DENVER -- The San Francisco Giants were well aware that Sunday was a special day. One of them wrote on the dry-erase board in the Coors Field visitors' clubhouse, "Make your moms proud!"

A couple of Giants went out and did exactly that, using pink bats to honor their mothers and help raise breast cancer awareness.

Third baseman Pedro Feliz used a pink bat in his first three plate appearances, lashing a fourth-inning RBI double to help the Giants defeat the Colorado Rockies, 15-2. Despite being behind on the count, 1-2, catcher Eliezer Alfonzo singled to left field with his pink bat leading off the second inning.

More than 200 Major League players signed up to use pink Louisville Slugger bats in Sunday's games to help raise awareness for breast cancer. Select game-used bats, as well as team-autographed bats from every club, will be auctioned on MLB.com at a later date, with proceeds benefiting Susan G. Komen for the Cure. Fans can also purchase their own personalized pink bat at MLB.com or www.slugger.com, with Major League Baseball donating $10 from the sale of each bat to benefit Susan G. Komen for the Cure.

Feliz and Alfonzo didn't use the pink bats for the entire game, but both contributed significantly to the Giants' victory. Feliz went 2-for-6 with two RBIs and Alfonzo went 3-for-6. He also threw out fleet Willy Taveras on a stolen-base attempt in the first inning.

Both Feliz and Alfonzo welcomed the opportunity to participate in the pink bat venture, particularly since it meant honoring important women in their lives.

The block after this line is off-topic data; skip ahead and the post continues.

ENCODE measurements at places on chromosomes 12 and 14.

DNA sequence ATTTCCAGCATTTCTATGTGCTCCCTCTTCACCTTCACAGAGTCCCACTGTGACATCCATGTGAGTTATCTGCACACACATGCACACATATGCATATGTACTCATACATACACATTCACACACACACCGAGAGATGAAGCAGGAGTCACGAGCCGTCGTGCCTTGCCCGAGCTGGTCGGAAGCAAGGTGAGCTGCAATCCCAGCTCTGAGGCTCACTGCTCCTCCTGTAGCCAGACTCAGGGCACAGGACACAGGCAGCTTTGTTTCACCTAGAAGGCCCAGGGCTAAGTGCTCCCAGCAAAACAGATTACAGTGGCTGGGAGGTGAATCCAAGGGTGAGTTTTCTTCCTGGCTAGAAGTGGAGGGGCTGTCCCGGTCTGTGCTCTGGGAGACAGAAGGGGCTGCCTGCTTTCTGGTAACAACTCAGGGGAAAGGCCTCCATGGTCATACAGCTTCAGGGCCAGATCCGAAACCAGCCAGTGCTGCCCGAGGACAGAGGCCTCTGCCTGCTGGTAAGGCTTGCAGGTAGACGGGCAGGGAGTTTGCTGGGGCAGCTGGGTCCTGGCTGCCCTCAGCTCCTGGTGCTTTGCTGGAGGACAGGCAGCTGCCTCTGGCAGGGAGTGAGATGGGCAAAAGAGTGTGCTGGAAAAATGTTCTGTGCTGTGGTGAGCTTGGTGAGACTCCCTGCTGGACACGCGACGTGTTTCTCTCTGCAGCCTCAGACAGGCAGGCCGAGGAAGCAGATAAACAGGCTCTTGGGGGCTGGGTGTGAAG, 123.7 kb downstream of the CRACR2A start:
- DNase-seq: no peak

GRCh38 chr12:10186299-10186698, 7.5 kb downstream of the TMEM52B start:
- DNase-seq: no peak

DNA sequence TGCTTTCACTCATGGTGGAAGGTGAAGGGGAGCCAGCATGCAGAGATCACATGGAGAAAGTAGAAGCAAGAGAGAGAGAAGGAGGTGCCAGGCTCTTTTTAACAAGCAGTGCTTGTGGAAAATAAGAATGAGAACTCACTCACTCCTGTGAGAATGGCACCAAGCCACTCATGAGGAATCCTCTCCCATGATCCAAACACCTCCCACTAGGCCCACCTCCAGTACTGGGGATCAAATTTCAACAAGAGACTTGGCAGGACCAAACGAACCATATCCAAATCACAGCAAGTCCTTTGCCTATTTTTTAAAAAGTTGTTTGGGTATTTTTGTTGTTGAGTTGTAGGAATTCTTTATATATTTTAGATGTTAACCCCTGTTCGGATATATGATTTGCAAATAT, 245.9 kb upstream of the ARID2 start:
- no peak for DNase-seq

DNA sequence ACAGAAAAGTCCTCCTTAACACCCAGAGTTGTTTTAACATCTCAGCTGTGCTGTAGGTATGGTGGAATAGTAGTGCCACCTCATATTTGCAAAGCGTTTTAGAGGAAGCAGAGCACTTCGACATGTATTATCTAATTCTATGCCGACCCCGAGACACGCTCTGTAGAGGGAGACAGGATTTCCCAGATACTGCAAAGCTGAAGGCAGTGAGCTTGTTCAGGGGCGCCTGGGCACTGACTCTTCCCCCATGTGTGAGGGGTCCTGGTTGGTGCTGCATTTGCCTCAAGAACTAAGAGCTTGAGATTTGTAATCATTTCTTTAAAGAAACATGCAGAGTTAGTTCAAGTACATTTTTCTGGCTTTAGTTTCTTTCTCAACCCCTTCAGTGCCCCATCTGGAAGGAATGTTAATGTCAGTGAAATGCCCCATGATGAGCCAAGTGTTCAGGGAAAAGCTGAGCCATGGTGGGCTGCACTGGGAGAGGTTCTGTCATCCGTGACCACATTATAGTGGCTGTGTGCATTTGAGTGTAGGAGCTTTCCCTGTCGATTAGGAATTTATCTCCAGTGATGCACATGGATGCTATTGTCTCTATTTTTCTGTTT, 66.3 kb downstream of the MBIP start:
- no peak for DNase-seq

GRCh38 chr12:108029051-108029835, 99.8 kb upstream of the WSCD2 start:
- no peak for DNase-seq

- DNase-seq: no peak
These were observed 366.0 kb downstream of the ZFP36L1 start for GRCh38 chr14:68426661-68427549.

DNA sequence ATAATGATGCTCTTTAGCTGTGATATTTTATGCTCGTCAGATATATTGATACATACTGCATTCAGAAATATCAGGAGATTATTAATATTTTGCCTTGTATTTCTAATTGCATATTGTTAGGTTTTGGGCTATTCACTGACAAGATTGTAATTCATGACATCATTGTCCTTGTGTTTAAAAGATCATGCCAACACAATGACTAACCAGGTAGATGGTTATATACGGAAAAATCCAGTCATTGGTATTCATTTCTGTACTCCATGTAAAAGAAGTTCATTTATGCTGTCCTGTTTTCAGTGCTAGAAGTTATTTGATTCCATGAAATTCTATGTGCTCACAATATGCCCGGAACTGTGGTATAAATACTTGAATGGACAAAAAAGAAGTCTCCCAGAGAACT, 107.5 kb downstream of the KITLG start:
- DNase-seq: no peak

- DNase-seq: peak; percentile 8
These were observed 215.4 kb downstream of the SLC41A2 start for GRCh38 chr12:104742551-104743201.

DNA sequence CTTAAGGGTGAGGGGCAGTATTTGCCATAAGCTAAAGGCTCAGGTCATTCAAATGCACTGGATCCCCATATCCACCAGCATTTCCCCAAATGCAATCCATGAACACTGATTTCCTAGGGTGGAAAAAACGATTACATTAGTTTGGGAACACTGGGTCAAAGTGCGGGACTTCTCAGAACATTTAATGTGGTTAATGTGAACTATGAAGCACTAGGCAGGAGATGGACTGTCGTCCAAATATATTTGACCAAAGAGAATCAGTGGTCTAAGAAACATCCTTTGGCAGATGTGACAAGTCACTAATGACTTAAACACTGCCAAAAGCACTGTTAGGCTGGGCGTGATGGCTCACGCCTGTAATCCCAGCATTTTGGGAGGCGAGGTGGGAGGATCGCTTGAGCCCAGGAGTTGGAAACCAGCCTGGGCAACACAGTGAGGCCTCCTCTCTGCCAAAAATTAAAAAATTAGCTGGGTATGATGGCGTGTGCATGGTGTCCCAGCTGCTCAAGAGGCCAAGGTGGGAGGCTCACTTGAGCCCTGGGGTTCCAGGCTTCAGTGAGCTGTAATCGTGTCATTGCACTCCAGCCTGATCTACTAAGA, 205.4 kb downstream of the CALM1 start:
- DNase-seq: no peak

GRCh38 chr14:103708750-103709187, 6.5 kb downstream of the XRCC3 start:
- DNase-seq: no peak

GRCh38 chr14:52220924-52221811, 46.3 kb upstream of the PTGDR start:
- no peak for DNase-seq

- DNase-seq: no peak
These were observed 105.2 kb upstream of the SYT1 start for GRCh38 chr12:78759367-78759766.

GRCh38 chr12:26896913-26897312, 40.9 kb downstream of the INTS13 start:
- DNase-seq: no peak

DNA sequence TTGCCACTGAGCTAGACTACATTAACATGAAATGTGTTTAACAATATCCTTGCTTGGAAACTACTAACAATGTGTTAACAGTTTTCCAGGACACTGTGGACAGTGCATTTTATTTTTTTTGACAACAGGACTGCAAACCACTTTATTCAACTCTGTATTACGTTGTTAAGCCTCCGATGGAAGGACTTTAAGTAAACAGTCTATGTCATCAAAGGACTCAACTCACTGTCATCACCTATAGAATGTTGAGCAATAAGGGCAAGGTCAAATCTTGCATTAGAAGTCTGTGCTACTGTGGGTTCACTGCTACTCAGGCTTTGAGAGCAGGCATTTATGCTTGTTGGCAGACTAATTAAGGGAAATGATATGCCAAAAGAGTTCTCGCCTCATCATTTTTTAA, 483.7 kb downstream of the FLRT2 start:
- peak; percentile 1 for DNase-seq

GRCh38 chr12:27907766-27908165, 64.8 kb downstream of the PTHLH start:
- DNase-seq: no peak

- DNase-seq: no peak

Feliz, 31, spoke reverently of his mother, Candida, calling her "the best mother in the world."

Feliz recalled the assistance his mother provided when he was an aspiring ballplayer growing up in the Dominican Republic. If Feliz needed money to pay for equipment or a trip with his youth-league team, she'd come through.

"She was my No. 1 supporter," Feliz said. "Anything that I needed, she was there to help."

Feliz has continued to have a strong female presence in his life. He and his wife, Niurka, have four children, all girls.

Alfonzo, 28, swung his pink bat on behalf of not only his mother, Miguelin, but also his wife, Patricia.

Mothers Day
Game goes to bat for breast cancer

Of his mother, Alfonzo said, "She taught me to respect elders and put me on a straight path."

Alfonzo has repeatedly maintained that without his wife, he might not be in the Major Leagues. Alfonzo was prepared to quit baseball several years ago, but Patricia urged him to follow his passion.

"She's told me don't put my head down, keep it up," Alfonzo said.